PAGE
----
Compton noted that while this type of poisoning isn’t common, it does happen every two to five years when the city experiences a heavy rain. While he doesn’t expect any long-term effects from the deaths, he did point out that the incident could be prevented.  

The department’s news release included recommendations for how Laramie residents can safely use herbicides to avoid such poisonings in the future.

“Proper application, storage and disposal would definitely eliminate this type of situation,” Compton said.

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Enzi, Barrasso Call For Reform In Meat Processing Industry

in News/Food/Agriculture/Business
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By Ellen Fike, Cowboy State Daily

U.S. Sens. Mike Enzi and John Barrasso, both R-Wyoming, called on the U.S. Department of Agriculture on Tuesday to look into reforming the meat processing industry.

The two joined a bipartisan group of legislators in sending a letter to USDA Secretary Sonny Perdue asking him to consider areas for regulatory and programmatic reform in the industry.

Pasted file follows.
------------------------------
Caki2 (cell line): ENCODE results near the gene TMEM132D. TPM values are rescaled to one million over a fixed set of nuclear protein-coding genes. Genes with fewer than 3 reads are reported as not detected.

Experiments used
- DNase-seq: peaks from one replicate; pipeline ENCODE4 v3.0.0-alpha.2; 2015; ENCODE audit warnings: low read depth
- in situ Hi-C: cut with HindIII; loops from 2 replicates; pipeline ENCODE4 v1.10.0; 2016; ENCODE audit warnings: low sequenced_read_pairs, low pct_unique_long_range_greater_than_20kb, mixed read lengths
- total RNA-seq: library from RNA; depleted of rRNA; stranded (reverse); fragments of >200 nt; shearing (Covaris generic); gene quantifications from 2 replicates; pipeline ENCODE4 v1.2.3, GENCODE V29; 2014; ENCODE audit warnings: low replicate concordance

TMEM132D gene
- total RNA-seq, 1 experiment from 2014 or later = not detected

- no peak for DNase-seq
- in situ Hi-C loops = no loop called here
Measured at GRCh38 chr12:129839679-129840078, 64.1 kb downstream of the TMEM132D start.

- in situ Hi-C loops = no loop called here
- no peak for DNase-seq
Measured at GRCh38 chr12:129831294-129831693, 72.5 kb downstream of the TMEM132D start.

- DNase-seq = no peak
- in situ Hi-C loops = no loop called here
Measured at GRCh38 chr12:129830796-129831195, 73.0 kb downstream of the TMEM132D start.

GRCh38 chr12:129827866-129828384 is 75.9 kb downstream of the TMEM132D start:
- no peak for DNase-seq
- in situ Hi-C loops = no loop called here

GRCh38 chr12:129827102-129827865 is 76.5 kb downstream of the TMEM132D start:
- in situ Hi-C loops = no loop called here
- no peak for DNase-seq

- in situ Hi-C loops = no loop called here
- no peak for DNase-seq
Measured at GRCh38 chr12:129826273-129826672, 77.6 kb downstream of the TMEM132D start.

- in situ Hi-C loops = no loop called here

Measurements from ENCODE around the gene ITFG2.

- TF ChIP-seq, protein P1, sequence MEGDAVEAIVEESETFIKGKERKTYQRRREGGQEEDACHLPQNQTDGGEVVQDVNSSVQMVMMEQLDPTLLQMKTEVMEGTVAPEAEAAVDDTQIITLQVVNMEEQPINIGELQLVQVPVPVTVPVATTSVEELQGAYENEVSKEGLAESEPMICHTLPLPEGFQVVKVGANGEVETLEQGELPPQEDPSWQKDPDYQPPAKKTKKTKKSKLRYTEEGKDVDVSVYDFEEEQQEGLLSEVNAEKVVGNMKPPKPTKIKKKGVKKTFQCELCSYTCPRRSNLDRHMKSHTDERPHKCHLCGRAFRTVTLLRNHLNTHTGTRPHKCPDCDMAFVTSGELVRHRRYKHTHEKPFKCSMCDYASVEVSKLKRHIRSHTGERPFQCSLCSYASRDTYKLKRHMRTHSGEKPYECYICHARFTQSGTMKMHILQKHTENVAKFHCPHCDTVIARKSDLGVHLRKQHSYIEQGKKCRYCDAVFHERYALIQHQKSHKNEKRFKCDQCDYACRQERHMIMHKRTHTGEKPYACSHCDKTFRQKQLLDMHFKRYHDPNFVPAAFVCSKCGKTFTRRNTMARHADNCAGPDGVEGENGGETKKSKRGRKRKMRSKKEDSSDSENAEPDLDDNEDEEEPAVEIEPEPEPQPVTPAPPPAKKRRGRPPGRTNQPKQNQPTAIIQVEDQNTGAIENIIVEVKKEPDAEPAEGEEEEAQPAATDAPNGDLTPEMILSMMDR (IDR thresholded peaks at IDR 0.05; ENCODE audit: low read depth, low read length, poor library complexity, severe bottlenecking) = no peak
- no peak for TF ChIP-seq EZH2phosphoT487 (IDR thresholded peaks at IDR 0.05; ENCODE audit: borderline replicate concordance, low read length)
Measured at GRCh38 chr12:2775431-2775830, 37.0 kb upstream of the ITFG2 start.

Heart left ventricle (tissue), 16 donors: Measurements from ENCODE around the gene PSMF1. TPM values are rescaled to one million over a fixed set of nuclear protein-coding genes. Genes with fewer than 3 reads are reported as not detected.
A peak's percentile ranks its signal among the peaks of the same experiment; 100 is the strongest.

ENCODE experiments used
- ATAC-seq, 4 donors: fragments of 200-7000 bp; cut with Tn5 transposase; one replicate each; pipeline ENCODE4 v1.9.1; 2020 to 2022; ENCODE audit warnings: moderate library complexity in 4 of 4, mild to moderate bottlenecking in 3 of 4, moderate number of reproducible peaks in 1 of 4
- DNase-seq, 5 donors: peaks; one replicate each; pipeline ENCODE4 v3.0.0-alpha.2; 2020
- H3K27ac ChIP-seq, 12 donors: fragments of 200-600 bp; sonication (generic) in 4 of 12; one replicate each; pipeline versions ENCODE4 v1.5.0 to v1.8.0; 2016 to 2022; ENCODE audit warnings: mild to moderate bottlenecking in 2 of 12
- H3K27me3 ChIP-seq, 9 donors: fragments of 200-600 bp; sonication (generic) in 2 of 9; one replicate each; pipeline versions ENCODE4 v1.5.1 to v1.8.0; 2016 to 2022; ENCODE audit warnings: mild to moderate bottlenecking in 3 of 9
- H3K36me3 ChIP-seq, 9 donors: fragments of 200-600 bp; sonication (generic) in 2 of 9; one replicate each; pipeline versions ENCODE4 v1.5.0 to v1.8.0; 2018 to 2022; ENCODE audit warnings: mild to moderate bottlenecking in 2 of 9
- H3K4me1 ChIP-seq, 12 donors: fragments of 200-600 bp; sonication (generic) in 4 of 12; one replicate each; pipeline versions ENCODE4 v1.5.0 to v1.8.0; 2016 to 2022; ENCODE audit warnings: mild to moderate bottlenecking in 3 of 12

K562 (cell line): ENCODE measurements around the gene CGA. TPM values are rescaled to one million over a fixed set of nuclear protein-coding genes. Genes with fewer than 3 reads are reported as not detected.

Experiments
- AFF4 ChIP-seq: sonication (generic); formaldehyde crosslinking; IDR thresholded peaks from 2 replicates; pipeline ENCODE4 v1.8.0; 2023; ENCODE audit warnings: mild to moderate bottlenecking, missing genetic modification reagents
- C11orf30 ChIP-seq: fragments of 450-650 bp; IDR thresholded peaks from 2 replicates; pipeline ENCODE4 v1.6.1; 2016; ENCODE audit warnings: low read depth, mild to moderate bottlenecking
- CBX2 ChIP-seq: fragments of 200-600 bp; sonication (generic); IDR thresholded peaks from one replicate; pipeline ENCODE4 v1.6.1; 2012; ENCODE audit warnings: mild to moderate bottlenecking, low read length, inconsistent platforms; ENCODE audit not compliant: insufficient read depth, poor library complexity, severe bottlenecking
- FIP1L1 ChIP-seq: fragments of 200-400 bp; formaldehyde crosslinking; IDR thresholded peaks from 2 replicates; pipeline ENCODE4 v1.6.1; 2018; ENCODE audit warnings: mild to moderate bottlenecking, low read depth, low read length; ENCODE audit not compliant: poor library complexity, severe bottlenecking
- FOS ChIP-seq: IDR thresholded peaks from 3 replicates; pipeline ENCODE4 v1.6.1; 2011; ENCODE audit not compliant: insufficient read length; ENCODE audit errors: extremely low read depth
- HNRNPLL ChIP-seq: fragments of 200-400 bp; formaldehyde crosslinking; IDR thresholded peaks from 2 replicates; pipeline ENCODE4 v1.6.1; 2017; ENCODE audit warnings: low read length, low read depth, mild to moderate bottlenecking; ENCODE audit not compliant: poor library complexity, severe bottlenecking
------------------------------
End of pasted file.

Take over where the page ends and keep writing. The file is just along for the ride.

“When high-capacity processing facilities experienced (coronavirus) outbreaks amongst employees, operations were forced to shut-off or slow down production, leaving the rancher with livestock they could not move and the consumer with either empty grocery shelves or overpriced products,” the senators wrote. “These pitfalls can be avoided in the future if we take action today to promote a diversified food supply chain. Regulations must be streamlined to remove barriers impeding small and medium-sized meat processors.”

The legislators included Democratic Sen. Doug Jones of Alabama, Republican Sen. Steve Daines of Montana and Democratic Sen. Ron Wyden of Oregon.

In April, Wyoming legislators Sen. Ogden Driskill, R-Devils Tower, and Rep. Tyler Lindholm, R-Sundance, called for an investigation into meat processors, accusing them of taking advantage of the coronavirus pandemic to make record profits.

They both criticized the four major meat packing companies, Tyson, Smithfield, JBS and Cargill for creating a monopoly that hurts ranches and small cattle producers.

Driskill recommended the public call for an investigation into these companies and enforcement of the Packers and Stockyards Act, which regulates interstate and foreign commerce in livestock, dairy, poultry and related products.

Lindholm blamed the companies’ misuse of the Federal Meat Inspection Act as one of the problems behind rising beef prices for consumers, but not ranchers. 

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Rancher Videos 2,600 Sheep Crossing Bridge By Drone